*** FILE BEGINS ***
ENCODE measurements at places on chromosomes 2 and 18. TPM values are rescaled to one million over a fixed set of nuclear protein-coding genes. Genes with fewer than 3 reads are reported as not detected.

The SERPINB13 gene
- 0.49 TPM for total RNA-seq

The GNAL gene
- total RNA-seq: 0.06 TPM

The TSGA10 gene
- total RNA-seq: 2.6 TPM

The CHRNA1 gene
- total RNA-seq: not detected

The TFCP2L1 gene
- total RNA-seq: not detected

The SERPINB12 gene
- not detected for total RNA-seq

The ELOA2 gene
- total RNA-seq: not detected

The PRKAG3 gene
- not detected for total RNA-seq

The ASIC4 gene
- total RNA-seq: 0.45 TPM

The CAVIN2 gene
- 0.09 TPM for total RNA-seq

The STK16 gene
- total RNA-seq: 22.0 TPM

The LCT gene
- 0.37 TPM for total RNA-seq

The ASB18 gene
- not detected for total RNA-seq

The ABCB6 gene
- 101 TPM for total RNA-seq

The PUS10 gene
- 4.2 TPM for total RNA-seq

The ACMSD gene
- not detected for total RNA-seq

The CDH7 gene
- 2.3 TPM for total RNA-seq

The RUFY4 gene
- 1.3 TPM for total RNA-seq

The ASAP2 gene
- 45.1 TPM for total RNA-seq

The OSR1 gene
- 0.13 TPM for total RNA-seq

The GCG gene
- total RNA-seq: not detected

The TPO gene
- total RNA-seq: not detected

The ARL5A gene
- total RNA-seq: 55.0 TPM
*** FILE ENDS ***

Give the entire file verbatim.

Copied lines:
ENCODE measurements at places on chromosomes 2 and 18. TPM values are rescaled to one million over a fixed set of nuclear protein-coding genes. Genes with fewer than 3 reads are reported as not detected.

The SERPINB13 gene
- 0.49 TPM for total RNA-seq

The GNAL gene
- total RNA-seq: 0.06 TPM

The TSGA10 gene
- total RNA-seq: 2.6 TPM

The CHRNA1 gene
- total RNA-seq: not detected

The TFCP2L1 gene
- total RNA-seq: not detected

The SERPINB12 gene
- not detected for total RNA-seq

The ELOA2 gene
- total RNA-seq: not detected

The PRKAG3 gene
- not detected for total RNA-seq

The ASIC4 gene
- total RNA-seq: 0.45 TPM

The CAVIN2 gene
- 0.09 TPM for total RNA-seq

The STK16 gene
- total RNA-seq: 22.0 TPM

The LCT gene
- 0.37 TPM for total RNA-seq

The ASB18 gene
- not detected for total RNA-seq

The ABCB6 gene
- 101 TPM for total RNA-seq

The PUS10 gene
- 4.2 TPM for total RNA-seq

The ACMSD gene
- not detected for total RNA-seq

The CDH7 gene
- 2.3 TPM for total RNA-seq

The RUFY4 gene
- 1.3 TPM for total RNA-seq

The ASAP2 gene
- 45.1 TPM for total RNA-seq

The OSR1 gene
- 0.13 TPM for total RNA-seq

The GCG gene
- total RNA-seq: not detected

The TPO gene
- total RNA-seq: not detected

The ARL5A gene
- total RNA-seq: 55.0 TPM